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    Closing != deletion, although it's often the first step towards deletion. Git for beginners won't get deleted by any moderator unless several people vote for deletion first, and it will never get community-deleted, since one delete vote is required for every 20 upvotes on the post. – user102937 Feb 16 '12 at 20:10
  • @Robert Be careful. That could be interpreted as a challenge ;) – Daniel Fischer Feb 16 '12 at 20:34
  • @RobertHarvey, please elaborate "one delete vote is required for every 20 upvotes on the post". What is the rule? Is it documented somewhere? – Michael Freidgeim May 18 '13 at 18:34
  • @Michael: See meta.stackexchange.com/a/51071 – user102937 May 18 '13 at 20:21

this question will likely solicit opinion, debate, arguments, polling, or extended discussion.

Unless somebody actually did a study of the most common Scala mistakes, this is really asking "what do you think the most common mistakes are?" -- there's no right answer, it's just asking for a giant list of people's opinions. It also has 24 upvoted answers, which seems to pretty clearly indicate there's no right answer; it's an extended discussion of every confusing thing people have come across in Scala. That's 3 of the 5 criteria listed in the close reason right there

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    Michael, this is all arguing from policy. Read the high-vote answers. This is good stuff! Do you want to get rid of highly-read, high-value content just because the policy says to? – Ed Staub Feb 16 '12 at 19:58
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    @EdStaub It's not like the policy was chosen at random and we're blindly following it -- it was chosen because SO is a Q&A site, not a "list cool stuff" site – Michael Mrozek Feb 16 '12 at 21:15
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    This is not a "list cool stuff" post. It's a preemptive answer to a lot of questions that developers would rather not need to ask one by one, as they blunder into various non-obvious language gotchas. – Ed Staub Feb 16 '12 at 21:26

Keep in mind that "high value" doesn't directly correlate to "belongs on Stack Overflow." We make no argument as to the value of many of these posts. But the community at large, by the policies set by the community, feels that these posts are not a good fit for the Stack Overflow Q&A format.

As a contrived example, consider the following question:

"What's the most effective marketing strategy you've found for iOS apps?"

Useful answers to this question are of significant value to anybody interested. Nobody's denying that. But it's not on-topic for Stack Overflow.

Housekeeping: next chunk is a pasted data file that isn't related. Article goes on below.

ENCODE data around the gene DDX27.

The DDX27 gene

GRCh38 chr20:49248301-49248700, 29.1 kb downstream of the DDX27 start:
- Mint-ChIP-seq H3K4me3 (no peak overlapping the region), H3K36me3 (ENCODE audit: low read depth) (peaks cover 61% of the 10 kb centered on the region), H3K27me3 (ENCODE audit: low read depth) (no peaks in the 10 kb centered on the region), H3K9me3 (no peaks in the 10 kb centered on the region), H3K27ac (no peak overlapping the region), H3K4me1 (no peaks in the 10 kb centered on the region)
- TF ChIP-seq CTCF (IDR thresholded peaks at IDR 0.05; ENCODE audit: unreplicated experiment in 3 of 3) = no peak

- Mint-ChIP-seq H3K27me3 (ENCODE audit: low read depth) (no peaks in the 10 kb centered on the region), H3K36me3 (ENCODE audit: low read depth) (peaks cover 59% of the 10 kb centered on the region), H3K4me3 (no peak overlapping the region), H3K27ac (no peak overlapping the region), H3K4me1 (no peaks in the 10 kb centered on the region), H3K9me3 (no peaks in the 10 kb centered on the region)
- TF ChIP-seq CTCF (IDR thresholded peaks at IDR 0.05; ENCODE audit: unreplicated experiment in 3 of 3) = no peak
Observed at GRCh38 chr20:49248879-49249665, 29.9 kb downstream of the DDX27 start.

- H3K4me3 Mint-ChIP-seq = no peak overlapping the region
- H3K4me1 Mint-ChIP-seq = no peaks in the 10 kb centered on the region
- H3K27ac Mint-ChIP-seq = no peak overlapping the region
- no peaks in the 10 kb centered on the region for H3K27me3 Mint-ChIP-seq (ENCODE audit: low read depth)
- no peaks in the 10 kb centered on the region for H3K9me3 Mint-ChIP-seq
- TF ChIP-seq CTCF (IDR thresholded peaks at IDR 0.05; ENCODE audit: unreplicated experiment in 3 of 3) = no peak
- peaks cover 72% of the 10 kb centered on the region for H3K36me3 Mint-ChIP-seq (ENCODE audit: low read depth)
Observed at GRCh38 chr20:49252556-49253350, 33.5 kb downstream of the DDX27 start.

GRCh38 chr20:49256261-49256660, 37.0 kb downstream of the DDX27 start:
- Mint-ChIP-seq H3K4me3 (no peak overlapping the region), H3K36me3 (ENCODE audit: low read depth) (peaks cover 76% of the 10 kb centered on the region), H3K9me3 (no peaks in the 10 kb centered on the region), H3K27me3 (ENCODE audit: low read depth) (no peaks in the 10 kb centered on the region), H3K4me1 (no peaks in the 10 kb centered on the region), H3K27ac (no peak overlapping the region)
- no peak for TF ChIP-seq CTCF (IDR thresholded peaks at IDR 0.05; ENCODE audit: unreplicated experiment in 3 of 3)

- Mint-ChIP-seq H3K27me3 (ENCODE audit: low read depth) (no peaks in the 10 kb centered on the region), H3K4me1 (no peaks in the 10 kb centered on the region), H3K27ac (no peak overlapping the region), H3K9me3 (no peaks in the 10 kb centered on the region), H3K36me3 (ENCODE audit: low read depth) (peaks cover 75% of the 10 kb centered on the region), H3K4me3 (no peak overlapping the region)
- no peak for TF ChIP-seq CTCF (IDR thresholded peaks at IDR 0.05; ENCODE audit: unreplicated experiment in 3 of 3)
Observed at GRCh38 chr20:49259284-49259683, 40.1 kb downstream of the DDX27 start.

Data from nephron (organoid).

The next logical step, then, is to propose that we somehow archive these high-value questions so that the content itself isn't lost. This has been proposed. And it appears that the more dedicated users are even taking action to make it happen, which is fantastic. Indeed, you are also free to do the same if you wish.

Conversely, if you can put together a good Q&A format for a site where such questions could reside, Area 51 would be where you'd propose it. Be aware, however, that such proposals tend not to do well there. Sites proposed that directly fit the model but for a specific subject do well. Sites proposed that slightly adjust the model for the same subject do not do so well. (Much to my dismay, as I've had an idea or two that were quickly rejected and closed there. But such is the way of democracy.)

It's also worth noting that closed != deleted. The community doesn't want further "answers" added to questions which are not a good fit. Existing content, however, is still preserved and available for all to see. (Unless the community sees fit to delete it as well.) Think of it like saying, "This question has good information, so it's staying here. But it's no longer a good fit, so it's not accepting new answers." So the question still exists, it's just preserved and no longer a living question.

In fact, another course of action you have is to try to improve such a question. In most cases, this may be a lost cause. Some questions are, at their very core, polling or opinion-soliciting and should just be closed and left as-is. But if you find a closed question that you want to resurrect, you are well within your freedoms to edit the question and then flag it for moderator attention requesting that it be re-opened with your edits.

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    David, thanks for your thoughts. The example is wrong, though, because in the scala case, the question is entirely on-topic - it's just of the wrong form. The high-vote answers would all be perfectly valid as answers to specific questions - but few would know to ask the question till they'd already made the mistake! Thus, a lot of the value of the post is hopelessly enmeshed in it being "not constructive". – Ed Staub Feb 16 '12 at 21:10